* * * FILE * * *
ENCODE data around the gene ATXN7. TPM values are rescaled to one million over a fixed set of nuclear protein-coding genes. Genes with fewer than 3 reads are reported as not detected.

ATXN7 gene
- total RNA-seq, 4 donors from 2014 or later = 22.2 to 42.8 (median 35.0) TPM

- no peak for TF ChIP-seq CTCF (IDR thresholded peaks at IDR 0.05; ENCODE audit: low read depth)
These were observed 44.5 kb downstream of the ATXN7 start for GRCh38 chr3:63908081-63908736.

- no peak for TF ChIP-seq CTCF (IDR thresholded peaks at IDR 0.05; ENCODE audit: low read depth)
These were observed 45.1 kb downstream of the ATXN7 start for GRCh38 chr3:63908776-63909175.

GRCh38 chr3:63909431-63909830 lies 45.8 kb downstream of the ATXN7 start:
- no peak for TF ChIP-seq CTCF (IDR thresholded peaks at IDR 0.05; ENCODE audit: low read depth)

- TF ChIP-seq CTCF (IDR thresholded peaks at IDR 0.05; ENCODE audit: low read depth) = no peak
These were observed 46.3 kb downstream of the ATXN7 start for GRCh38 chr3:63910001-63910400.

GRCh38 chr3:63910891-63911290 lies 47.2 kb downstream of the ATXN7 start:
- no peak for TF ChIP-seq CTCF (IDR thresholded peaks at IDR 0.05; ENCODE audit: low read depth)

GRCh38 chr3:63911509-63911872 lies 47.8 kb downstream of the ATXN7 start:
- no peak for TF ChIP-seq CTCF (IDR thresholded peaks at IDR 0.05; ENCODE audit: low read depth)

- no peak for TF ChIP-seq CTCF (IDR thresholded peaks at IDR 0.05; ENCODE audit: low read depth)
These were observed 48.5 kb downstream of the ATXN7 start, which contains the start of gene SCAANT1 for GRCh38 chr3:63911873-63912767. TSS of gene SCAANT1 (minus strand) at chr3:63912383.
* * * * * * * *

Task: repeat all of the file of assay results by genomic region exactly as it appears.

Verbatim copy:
ENCODE data around the gene ATXN7. TPM values are rescaled to one million over a fixed set of nuclear protein-coding genes. Genes with fewer than 3 reads are reported as not detected.

ATXN7 gene
- total RNA-seq, 4 donors from 2014 or later = 22.2 to 42.8 (median 35.0) TPM

- no peak for TF ChIP-seq CTCF (IDR thresholded peaks at IDR 0.05; ENCODE audit: low read depth)
These were observed 44.5 kb downstream of the ATXN7 start for GRCh38 chr3:63908081-63908736.

- no peak for TF ChIP-seq CTCF (IDR thresholded peaks at IDR 0.05; ENCODE audit: low read depth)
These were observed 45.1 kb downstream of the ATXN7 start for GRCh38 chr3:63908776-63909175.

GRCh38 chr3:63909431-63909830 lies 45.8 kb downstream of the ATXN7 start:
- no peak for TF ChIP-seq CTCF (IDR thresholded peaks at IDR 0.05; ENCODE audit: low read depth)

- TF ChIP-seq CTCF (IDR thresholded peaks at IDR 0.05; ENCODE audit: low read depth) = no peak
These were observed 46.3 kb downstream of the ATXN7 start for GRCh38 chr3:63910001-63910400.

GRCh38 chr3:63910891-63911290 lies 47.2 kb downstream of the ATXN7 start:
- no peak for TF ChIP-seq CTCF (IDR thresholded peaks at IDR 0.05; ENCODE audit: low read depth)

GRCh38 chr3:63911509-63911872 lies 47.8 kb downstream of the ATXN7 start:
- no peak for TF ChIP-seq CTCF (IDR thresholded peaks at IDR 0.05; ENCODE audit: low read depth)

- no peak for TF ChIP-seq CTCF (IDR thresholded peaks at IDR 0.05; ENCODE audit: low read depth)
These were observed 48.5 kb downstream of the ATXN7 start, which contains the start of gene SCAANT1 for GRCh38 chr3:63911873-63912767. TSS of gene SCAANT1 (minus strand) at chr3:63912383.